The German chancellor flew into Reykjavik on Monday (19 August), as Nordic prime ministers met for their Nordic Council summer summit.
Finland, Sweden, Denmark and Aaland are all members of the EU, while Iceland, Norway and Greenland are not. Their prime ministers meet on a regular basis, but it is the first time Merkel has come.
Regardless of EU membership status, the Nordic leaders agreed to a new joint vision on making the region the most sustainable and integrated one in the world by 2030.
The idea is to align all future policies with an overall climate target.
“We know that it’s difficult to prioritise, but we must accept our responsibility. We have to show people, and not least the younger generations, that we mean what we say, and that we practice what we preach,” Iceland’s green prime minister, Katrin Jakobsdottir, who chaired the meeting, said.
“It will make it so much easier to focus political work when we have an overall vision to guide us,” one diplomatic source, who attended the talks, told EUobserver.
Germany did not sign up to the new ‘Nordic 2030’ vision, but aims to become climate-neutral 20 years later, by 2050.
Merkel also agreed to establish a new platform together with the Nordics to co-ordinate climate policies.
“We plan to have a platform for the Nordic countries and Germany in the future, where we can cooperate more closely in particular to find solutions for climate challenge and democracy,” Jakobsdottir said.
Denmark’s new social democrat prime minister, Mette Frederiksen, told EUobserver that the platform would already be used to co-ordinate positions ahead of the UN climate action summit in New York on 21 to 23 September.
Finland’s Antti Rinne is another new Nordic social democrat prime minister.
He is currently also the head of the EU’s rotating presidency and said that even the EU budget could be used as a tool to support climate goals.
“There are Nordic countries that are in the European Union and with Germany we have a common understanding that it is important to use the [EU’s] multi-annual financial framework to create rule of law and also to use it when it comes to halt climate change”, he said.
A private-public partnership with a group of Nordic company CEOs was also signed in Reykjavik.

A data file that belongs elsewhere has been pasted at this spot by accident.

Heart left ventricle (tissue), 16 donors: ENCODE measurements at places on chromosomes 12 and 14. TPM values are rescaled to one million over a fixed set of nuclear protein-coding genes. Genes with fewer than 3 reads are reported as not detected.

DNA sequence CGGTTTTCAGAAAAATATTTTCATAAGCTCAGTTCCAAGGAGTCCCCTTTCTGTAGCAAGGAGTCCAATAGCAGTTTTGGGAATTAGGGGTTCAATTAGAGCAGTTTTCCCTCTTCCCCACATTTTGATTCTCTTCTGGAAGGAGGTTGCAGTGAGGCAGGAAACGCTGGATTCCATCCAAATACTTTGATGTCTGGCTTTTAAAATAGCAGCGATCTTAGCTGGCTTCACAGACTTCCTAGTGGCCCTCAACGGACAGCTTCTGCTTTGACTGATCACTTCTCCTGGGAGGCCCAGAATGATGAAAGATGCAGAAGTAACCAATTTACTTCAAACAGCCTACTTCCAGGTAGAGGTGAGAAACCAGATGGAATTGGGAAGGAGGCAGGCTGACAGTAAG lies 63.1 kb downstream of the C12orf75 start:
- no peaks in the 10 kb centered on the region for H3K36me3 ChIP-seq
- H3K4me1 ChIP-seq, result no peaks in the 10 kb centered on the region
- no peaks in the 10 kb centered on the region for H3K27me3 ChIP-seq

The companies, which included wind turbine maker Vestas, phone firm Nokia, and the SAS airline, pledged to align their business models with “the most important ethical, social, and environmental issues of our time”.
Trump Cancels Trip
Merkel’s visit took place at a time when the Arctic and northern European regions are attracting more than usual international attention.
Russian president Vladimir Putin is jetting in to Helsinki on Wednesday to meet the Finnish president.
American president Donald Trump recently expressed a wish to buy Greenland in a challenge to potential Chinese investors, who had hoped to get a foothold on the island.
He wanted to talk about it while he visited Denmark on 2 and 3 September, while his vice-president, Mike Pence, is to visit Iceland at the same time.
But Trump abruptly cancelled his trip with a tweet on Tuesday evening.
“Based on prime minister Mette Frederiksen’s comments, that she would have no interest in discussing the purchase of Greenland, I will be postponing our meeting scheduled in two weeks for another time,” he said.
While in Iceland, Merkel took the opportunity to visit Thingvellir, Iceland’s 1,000-year old open air parliament, which is built on a fissure that divides the North American tectonic plate from the Eurasian one.
The plates move apart by approximately 2.5 centimetres a year and have being doing so for millions of years.
And Merkel referenced the geological feature when commenting on transatlantic relations, which were also discussed in Iceland.
“We are here at the tectonic junction of the European part and the American part [of the world],” she said.
“So we see how connected this world is, even if parts of mountains have moved a little bit apart from each other in the last 9,000 years,” she added.
With Brexit on the horizon, Denmark’s Frederiksen said cracks were also appearing in the European order.
“Angela Merkel’s presence at this meeting is a sign of Europe breaking up a bit and that Germany looks a bit more to the north, that we have been used to,” she said.
Nordic countries and the UK used to be close allies inside the EU, and with Britain leaving, Germany could step into its shoes, she indicated.
“No matter what happens about Brexit, Britain would still be a close partner for the Nordic countries, but of course if we are looking into a hard Brexit, then co-operation with Germany will only be more important,” Frederiksen told EUobserver.
“The most important thing to say today is, that Nordic countries are going to stick together. But we are also all in favour of a stronger co-operation between the Nordic part of Europe, Scandinavia, and Germany. We share the same values and the same ideas on the world that we want to pass on to our children,” she said.
“When Angela Merkel decided to come here today, it is also a clear signal from Germany that they may be looking a bit more to the northern part. And that is good,” she added.